Sword (Period)

Sword, or broadsword (Period)

A sword is a hand weapon with a long pointed blade, which may be single or double-edged, set in a hilt.  It was the primary hand weapon of the Middle Ages; as an heraldic charge it dates from c.1275, in the canting arms of Marmion [ANA2 550].  The default orientation is palewise, point to chief; if the sword is single-edged, the edge is to dexter by default.  When blazoned “proper”, the sword has an argent blade and Or quillons and hilt.

There are a great many variant forms of sword, depending on the shape of the blade; many strange forms are blazoned simply as a “sword”.  No difference is therefore counted between the variants.  The most common form is the “broadsword” or “arming sword”:  straight-bladed, double-edged, straight-quilloned.  Any sword whose form is unspecified may be safely drawn in this form.

Sword curtana (Period)

Sword curtana (Period)

Broken sword (Period); sword fracted (Period)

Broken sword (Period); sword fracted (Period)

The sword’s blade may be altered in some manner.  The oldest such alteration is the “curtana”, or more fully, the “sword curtana”:  a sword with its point blunted.  The curtana, though not a charge on shields, was part of the English coronation ceremony, where it is also known as the Sword of Mercy.  It was certainly in use temp. Richard III, 1483 [OED], and is described by Archbishop Cranmer as used in Edward VI’s coronation, 1547 [Pemberton, The Coronation Service, 1901, p.23].

A more severe alteration is the “broken sword”, with the blade snapped away halfway down its length [Franklyn 321]; it’s found in the crest of Ryvet or Rivett, c.1528 [Woodcock & Robinson pl.13].  This should not be confused with the “sword fracted”, which is a complete sword separated into two fragments, as seen in the arms of Kemp of Thomastoun, 1582 [Dunvegan Armorial, fo.429].

Of swords peculiar to the Society, there are the “sword of Damocles”, a broadsword hanging, point down, from a thread tied to the hilt; and the “sword of Hoflichskeit”, an obsolete Society term for a mullet of four points elongated to base, gyronny Or and sable.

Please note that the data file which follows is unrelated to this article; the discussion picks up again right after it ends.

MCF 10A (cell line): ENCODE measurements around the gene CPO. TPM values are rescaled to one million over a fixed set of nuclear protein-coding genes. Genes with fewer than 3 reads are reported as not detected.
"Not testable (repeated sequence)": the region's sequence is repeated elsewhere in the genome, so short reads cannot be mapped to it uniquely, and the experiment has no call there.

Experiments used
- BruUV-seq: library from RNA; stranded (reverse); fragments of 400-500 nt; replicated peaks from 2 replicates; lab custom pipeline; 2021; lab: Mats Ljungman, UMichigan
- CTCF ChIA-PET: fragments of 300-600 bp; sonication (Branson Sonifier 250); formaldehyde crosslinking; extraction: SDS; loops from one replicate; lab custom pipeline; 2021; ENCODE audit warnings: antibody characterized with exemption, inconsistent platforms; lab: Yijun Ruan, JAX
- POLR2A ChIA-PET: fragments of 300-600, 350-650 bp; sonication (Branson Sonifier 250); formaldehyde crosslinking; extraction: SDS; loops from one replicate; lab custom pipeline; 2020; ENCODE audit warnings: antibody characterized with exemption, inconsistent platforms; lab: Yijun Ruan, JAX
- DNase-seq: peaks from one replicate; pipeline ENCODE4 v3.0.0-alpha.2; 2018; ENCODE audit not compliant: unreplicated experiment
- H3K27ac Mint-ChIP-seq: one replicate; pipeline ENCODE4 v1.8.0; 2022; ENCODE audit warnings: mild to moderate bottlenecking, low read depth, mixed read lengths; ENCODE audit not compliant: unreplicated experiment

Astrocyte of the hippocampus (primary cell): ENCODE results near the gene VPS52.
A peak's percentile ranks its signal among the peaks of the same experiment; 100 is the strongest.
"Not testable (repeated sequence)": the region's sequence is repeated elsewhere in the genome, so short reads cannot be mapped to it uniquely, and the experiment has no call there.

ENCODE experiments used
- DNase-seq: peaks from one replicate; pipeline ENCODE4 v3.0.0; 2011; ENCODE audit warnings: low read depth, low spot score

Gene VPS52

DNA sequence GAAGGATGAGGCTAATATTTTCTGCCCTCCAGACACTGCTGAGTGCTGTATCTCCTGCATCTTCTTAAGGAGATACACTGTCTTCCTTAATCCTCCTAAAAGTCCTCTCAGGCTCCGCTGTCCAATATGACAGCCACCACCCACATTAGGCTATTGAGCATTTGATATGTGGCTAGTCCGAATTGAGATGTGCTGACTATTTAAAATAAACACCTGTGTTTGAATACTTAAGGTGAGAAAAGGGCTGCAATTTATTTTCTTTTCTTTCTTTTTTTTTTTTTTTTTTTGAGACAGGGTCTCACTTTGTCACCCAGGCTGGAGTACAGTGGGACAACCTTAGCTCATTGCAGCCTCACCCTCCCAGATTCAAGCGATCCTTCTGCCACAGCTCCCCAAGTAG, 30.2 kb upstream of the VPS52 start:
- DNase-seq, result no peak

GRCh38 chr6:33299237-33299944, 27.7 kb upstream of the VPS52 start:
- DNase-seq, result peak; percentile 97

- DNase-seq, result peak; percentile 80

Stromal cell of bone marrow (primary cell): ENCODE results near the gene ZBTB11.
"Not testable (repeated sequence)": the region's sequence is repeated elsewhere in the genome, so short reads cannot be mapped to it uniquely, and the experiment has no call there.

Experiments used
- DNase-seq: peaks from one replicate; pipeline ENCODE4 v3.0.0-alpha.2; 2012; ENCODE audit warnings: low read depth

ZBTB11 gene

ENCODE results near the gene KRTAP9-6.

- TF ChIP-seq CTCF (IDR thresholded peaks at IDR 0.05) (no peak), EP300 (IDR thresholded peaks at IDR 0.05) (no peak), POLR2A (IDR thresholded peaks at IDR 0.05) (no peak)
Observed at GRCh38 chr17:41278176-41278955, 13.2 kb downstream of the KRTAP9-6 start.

The Society’s other sword variants may be classed according to blade shape:  straight-bladed or curved-bladed.  The Society permits many variants which, while found as artifacts or weapons in period, were not period heraldic charges.

The straight-bladed swords found in period heraldry (in addition to the standard broadsword) include:

The curved-bladed swords found in period heraldry include:

The straight-bladed swords found as artifacts in period include:

The curved-bladed swords found as artifacts in period include:

Swords which are disallowed in the Society include:

  • The saber (modern cavalry saber)

For related charges, see knife, zulfikar.  See also scabbard.

The Marshallate bears:  Sable, two swords in saltire Or.

Peter of Stratford bears:  Or, chapé checky argent and sable, a sword sable.

Donnabhán O Rothláin bears:  Vert, three pairs of swords in saltire Or.

El of the Two Knives bears:  Sable, two swords Curtana inverted and conjoined at the quillons within a bordure Or.

Ivan Piotrovic Pevcov bears:  Per fess indented argent and gules, a broken sword bendwise proper.

Lothar of Rothenborg bears:  Or, a sword fracted sable hilted gules, between two flaunches azure.

Roger von Allenstein bears:  Gules, on a pile sable fimbriated argent the sword of Damocles pendant Or.


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